Turnstone, by John Maiden, June 2, 2015

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Sue Burge is half way through another successful Creative Writing course at Hunstanton Heritage Centre and once again her students seem to be gaining inspiration from their surroundings as well as from their tutor.

For example, according to Alison Aldridge: “The inspirational surroundings of the Heritage Centre make it a suitable venue for the motivational creative writing course that I have joined purely because of the advert on the Heritage Centre noticeboard by the Town Hall.”

Josette Simpson agreed that the Heritage Centre is a super spot in which to further her knowledge of writing under Sue’s guidance.

Pauline Richardson said: “I came in the hope of finding hints and help on how to write a novel and memoirs.

“However, what I found was a group of supportive 
people with much inspiration to offer and share. The 
teacher, Sue, spends a lot of time preparing the sessions and her feedback is very positive, helpful and constructive.”

Margaret Ayres was full of praise for the Heritage Centre, describing it as an amazing space for creative poetry and prose, surrounded by pictures steeped in history.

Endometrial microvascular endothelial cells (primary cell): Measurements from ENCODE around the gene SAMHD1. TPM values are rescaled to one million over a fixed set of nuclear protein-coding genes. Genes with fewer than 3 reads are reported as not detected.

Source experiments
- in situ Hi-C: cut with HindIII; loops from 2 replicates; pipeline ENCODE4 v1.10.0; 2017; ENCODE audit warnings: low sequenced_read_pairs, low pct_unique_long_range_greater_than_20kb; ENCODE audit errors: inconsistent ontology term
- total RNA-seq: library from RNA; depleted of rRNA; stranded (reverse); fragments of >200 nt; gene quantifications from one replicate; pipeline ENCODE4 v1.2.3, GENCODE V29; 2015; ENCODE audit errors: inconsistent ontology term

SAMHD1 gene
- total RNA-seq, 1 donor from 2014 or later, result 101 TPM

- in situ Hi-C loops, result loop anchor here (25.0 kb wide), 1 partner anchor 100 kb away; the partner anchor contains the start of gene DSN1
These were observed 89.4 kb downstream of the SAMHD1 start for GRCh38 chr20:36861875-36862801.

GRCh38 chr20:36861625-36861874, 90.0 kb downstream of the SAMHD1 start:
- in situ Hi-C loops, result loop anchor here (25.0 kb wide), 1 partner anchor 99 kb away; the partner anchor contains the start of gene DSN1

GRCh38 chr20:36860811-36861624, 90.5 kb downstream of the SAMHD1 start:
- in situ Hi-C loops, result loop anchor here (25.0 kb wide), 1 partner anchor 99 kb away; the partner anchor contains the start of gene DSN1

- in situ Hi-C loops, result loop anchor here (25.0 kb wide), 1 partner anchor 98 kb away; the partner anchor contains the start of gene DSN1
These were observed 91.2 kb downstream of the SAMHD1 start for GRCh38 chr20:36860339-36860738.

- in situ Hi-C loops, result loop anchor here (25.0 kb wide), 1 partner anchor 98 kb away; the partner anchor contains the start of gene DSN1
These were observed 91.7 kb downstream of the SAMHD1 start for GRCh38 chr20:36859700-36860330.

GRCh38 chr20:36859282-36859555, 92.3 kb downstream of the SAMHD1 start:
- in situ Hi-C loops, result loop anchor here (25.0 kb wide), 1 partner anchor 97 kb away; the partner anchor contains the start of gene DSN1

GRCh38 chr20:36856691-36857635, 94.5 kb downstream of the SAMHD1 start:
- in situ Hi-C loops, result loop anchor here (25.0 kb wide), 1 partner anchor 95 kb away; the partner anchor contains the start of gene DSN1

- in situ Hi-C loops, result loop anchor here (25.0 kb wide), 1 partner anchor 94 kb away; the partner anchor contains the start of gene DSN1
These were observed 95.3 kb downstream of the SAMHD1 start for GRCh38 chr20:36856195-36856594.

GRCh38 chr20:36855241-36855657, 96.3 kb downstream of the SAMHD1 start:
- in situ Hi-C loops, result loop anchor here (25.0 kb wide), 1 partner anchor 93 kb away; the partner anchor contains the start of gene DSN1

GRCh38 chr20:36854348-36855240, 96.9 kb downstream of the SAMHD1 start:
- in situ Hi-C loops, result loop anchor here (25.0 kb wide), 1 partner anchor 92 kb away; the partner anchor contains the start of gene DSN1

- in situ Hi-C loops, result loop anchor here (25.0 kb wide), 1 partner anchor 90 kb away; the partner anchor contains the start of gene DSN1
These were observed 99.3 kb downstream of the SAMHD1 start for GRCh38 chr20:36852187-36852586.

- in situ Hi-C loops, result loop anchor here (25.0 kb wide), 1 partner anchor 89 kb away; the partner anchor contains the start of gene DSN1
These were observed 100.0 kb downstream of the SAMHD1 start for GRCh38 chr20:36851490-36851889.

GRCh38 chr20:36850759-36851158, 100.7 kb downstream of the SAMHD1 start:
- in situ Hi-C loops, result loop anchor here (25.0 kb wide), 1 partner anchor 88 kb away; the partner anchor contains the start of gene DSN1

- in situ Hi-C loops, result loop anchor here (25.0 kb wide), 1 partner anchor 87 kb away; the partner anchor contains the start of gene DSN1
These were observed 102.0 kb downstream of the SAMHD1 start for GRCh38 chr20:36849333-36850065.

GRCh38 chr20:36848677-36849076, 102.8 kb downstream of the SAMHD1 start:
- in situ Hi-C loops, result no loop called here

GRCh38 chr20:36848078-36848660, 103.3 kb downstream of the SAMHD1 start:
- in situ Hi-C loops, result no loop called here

Tamsin Parrott said she was loving the course and described Sue as a fabulous tutor and the group as wonderful ladies sharing and swapping lots of lovely writing ideas. She wished she had done it 
sooner.

Someone who had done it sooner was Heather Shepperd and she enjoyed so much that she had enrolled a second time.

It is too late to join this course, but on Wednesday, 
August 12, Sue is offering a one-day creative writing course at the Heritage Centre from 10am to 4pm when the theme will be ‘Seasons’ with guidance on writing fiction, poetry and memoirs. The 
fee is £28 and further details are available on the website www.sueburge.uk or by emailing skburge@outlook.com or telephoning Sue on 01553 692798.

The Heritage Centre is also the venue for other educational activities including visits from schools from as far away as Northamptonshire and next Monday I will be welcoming a group of primary school pupils studying coastal erosion and the effectiveness of manmade sea defences when it comes preventing or slowing down the rate at which erosion takes place.

Their findings could make interesting reading for west Norfolk council officers and members when they get round to considering whether or not to raise the height of the sea wall along the south promenade, which was clearly ineffective when it came to defending the Sea Life Sanctuary from inundation by the sea in December 2013.

This might call for some creative accounting rather than creative writing...